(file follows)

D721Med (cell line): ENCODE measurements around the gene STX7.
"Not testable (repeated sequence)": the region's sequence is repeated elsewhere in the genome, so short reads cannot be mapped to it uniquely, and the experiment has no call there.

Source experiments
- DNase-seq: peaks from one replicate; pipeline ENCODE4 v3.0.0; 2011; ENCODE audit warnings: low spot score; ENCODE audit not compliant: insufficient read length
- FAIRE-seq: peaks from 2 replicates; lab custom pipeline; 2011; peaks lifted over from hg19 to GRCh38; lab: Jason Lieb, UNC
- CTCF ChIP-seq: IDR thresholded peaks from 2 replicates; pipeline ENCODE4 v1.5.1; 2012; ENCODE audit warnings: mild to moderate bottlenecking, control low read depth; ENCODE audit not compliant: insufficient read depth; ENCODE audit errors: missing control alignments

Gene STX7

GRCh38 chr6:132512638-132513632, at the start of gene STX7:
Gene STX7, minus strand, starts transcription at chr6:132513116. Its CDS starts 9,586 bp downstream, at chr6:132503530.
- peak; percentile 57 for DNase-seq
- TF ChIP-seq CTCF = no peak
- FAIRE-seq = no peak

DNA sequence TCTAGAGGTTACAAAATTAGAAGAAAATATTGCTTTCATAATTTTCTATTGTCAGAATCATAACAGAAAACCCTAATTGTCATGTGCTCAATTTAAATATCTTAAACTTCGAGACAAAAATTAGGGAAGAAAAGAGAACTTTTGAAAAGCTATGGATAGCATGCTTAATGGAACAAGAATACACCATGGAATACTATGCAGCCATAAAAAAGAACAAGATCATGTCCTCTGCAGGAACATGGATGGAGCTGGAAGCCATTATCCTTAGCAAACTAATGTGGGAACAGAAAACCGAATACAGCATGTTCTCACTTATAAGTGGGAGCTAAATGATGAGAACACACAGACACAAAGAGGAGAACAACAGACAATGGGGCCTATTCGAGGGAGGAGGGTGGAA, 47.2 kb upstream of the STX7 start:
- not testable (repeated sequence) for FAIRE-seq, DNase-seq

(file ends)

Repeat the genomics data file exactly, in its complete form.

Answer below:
D721Med (cell line): ENCODE measurements around the gene STX7.
"Not testable (repeated sequence)": the region's sequence is repeated elsewhere in the genome, so short reads cannot be mapped to it uniquely, and the experiment has no call there.

Source experiments
- DNase-seq: peaks from one replicate; pipeline ENCODE4 v3.0.0; 2011; ENCODE audit warnings: low spot score; ENCODE audit not compliant: insufficient read length
- FAIRE-seq: peaks from 2 replicates; lab custom pipeline; 2011; peaks lifted over from hg19 to GRCh38; lab: Jason Lieb, UNC
- CTCF ChIP-seq: IDR thresholded peaks from 2 replicates; pipeline ENCODE4 v1.5.1; 2012; ENCODE audit warnings: mild to moderate bottlenecking, control low read depth; ENCODE audit not compliant: insufficient read depth; ENCODE audit errors: missing control alignments

Gene STX7

GRCh38 chr6:132512638-132513632, at the start of gene STX7:
Gene STX7, minus strand, starts transcription at chr6:132513116. Its CDS starts 9,586 bp downstream, at chr6:132503530.
- peak; percentile 57 for DNase-seq
- TF ChIP-seq CTCF = no peak
- FAIRE-seq = no peak

DNA sequence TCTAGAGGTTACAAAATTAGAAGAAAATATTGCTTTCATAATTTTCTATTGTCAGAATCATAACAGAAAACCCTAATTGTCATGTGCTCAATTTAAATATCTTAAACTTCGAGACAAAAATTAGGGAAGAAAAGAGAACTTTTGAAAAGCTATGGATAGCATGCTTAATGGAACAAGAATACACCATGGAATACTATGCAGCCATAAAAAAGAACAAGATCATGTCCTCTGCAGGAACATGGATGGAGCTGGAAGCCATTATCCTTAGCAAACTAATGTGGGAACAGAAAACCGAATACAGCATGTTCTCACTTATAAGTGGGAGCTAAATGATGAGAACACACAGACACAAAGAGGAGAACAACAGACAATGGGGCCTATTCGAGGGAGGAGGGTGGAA, 47.2 kb upstream of the STX7 start:
- not testable (repeated sequence) for FAIRE-seq, DNase-seq